Driving Global Collaboration - 28/03/2011

GIM International Interviews Abbas Rajabifard

Monique Verduyn, contributing editor, GIM International

The Global Spatial Data Infrastructure Association (GSDI) promotes international cooperation and collaboration in support of local, national and international spatial data infrastructure (SDI) developments that will allow nations to better address social, economic and environmental issues of pressing importance. Current president of the GSDI is Associate Professor Abbas Rajabifard, director of the Centre for SDIs and Land Administration at the Department of Infrastructure Engineering at the University of Melbourne. His research interests include planning, management and implementation of spatial data infrastructures (including marine and seamless SDI), spatially-enabled government and society, SDI and concepts of virtual jurisdictions, SDI and enabling platforms, and SDI capacity building. GIM International spoke to him about the trends and challenges in SDI.


How did you get into the field of spatial data infrastructure and land administration?
I’m a surveyor by training and I started working with the national mapping agency and also practicing in this field in the private sector. I was vice-chair of Working Group 3 of the United Nations-supported Permanent Committee on GIS Infrastructure for Asia and the Pacific (PCGIAP), an Executive Board member and national representative to the PCGIAP from 1994 to 1998, a member of International Steering Committee for Global Mapping Project from 1997 to 2001, and a member of the UN-ESCAP Group of Experts developing Guidelines on GIS Standardisation for Asia-Pacific in 1995.

 

In 1999, I started my PhD studies in Australia. The topic I selected for investigation was regional SDI development, and Asia Pacific was one of my case-studies. A colleague from Australia encouraged me to investigate this topic because I had five years’ experience on the PCGIAP committee and had worked with 56 countries in Asia Pacific. My case-study on the integration of national boundary datasets in the region involved nine countries. It caused a lot of tension between the countries when we tried to showcase issues and difficulties associated with multi-source datasets. We developed a platform for checking and testing different datasets, and an international specification and tools to assess and measure these kinds of issues. We provided a roadmap that was accepted by the UN. When I finished my PhD, we established a research centre for SDI and Land Administration at Melbourne University, and we’ve now reached our tenth anniversary.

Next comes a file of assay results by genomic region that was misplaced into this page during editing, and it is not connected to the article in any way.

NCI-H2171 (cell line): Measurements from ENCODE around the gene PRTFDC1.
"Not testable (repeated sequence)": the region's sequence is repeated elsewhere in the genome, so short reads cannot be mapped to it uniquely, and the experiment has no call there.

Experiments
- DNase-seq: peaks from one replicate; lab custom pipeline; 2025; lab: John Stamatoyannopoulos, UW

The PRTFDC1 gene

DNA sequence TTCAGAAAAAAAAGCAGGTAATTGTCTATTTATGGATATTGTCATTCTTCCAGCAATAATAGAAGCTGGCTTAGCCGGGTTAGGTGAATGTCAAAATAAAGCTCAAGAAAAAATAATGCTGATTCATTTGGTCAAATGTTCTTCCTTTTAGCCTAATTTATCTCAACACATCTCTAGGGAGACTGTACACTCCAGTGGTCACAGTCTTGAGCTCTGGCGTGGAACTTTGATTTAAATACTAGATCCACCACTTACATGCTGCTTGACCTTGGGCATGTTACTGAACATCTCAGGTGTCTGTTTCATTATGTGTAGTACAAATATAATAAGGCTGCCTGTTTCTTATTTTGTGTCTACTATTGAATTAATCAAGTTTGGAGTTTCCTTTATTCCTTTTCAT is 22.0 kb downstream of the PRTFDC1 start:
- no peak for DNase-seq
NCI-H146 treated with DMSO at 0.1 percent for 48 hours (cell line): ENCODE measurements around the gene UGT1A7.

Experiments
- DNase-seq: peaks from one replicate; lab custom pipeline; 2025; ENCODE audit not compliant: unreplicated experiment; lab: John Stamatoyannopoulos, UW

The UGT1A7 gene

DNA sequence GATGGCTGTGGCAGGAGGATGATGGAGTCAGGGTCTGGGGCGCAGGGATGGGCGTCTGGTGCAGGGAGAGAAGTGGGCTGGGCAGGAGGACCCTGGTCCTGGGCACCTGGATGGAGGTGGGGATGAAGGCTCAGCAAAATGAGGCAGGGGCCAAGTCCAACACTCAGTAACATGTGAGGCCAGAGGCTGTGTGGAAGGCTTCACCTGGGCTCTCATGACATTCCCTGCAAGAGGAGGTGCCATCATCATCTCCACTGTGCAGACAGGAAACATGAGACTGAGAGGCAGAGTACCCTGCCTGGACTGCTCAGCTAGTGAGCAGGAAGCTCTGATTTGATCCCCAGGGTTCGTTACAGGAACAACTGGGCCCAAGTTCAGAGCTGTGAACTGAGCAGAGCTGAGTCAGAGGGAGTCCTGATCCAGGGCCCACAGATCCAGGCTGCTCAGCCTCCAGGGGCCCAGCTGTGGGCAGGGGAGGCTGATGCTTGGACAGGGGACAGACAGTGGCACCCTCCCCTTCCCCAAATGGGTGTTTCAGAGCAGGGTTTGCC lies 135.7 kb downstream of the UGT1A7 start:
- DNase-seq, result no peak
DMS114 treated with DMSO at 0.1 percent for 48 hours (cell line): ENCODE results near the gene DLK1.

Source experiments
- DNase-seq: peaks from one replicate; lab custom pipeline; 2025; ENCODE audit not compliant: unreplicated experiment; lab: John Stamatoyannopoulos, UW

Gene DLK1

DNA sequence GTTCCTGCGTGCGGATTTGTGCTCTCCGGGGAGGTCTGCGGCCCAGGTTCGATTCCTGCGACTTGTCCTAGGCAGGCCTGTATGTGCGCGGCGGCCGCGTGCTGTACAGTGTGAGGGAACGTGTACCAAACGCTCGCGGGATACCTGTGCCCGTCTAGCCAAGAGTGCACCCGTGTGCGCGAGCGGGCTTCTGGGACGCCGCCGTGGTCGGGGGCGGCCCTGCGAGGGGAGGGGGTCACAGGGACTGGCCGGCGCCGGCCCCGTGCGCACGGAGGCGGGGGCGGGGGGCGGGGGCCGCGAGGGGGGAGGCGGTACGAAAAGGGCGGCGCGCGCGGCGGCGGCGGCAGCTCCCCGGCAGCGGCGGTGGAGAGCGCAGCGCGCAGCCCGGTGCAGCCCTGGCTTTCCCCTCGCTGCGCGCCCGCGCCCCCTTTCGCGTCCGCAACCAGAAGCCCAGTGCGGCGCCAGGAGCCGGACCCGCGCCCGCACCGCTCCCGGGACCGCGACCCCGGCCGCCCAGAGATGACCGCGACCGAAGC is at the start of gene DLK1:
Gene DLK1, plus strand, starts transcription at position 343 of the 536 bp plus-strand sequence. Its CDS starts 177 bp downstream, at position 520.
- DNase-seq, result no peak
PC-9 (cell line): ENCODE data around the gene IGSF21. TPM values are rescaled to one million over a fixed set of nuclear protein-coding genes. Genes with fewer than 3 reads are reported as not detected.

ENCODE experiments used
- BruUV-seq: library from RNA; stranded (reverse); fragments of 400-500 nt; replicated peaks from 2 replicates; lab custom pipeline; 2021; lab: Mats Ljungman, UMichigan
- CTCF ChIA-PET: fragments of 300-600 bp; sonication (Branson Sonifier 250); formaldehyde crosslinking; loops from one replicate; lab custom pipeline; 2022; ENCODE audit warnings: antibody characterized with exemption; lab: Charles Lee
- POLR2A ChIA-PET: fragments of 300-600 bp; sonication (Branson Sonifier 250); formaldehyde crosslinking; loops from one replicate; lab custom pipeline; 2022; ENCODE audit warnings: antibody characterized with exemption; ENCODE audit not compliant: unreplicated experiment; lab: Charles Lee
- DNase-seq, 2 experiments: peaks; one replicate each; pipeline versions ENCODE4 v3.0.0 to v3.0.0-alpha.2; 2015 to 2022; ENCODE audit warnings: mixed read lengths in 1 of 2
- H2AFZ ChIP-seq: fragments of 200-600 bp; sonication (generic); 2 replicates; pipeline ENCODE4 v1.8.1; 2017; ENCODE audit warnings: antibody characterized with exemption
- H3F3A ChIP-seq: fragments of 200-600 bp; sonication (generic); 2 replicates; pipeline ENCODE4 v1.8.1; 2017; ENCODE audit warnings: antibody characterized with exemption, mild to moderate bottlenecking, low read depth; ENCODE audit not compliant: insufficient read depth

How do you see the future for SDI?  Does it still have its own role, or do you think it’s going to become part of a more general information infrastructure domain?

SDI is an initiative to facilitate data discovery, data access, data usage and other types of resources. It’s a platform that is helping decision-makers to leverage their existing investments by integrating different sources and enabling new opportunities. How can countries or jurisdictions afford not to have SDI? It’s a tool to help decision-makers, countries and jurisdictions at local, state, regional and global level to discover and access, integrate and use information.


Some countries have started talking about spatial enablement and perhaps managing information spatially, rather than just talking about spatial-data management and only talking about the spatial-data sharing side. We can see more value in and also more need for this kind of data to be actually shared and used, particularly in response to society needs, in response to the many challenges that our society has faced over recent years: floods, earthquakes, the economic collapse, and many things which are located to the location. This is why I think SDI is going, in various shapes, forms and ways, to remain with us and continue to help; it is still, in my eyes, at an early stage of development, because we haven’t seen many successful SDIs yet. Many countries are in this early stage of development, so there’s still a long way to go. But the value of this kind of platform and data information usage in decision making is unquestionable.

When it comes to data collection, are there other domains that the GI world can learn from?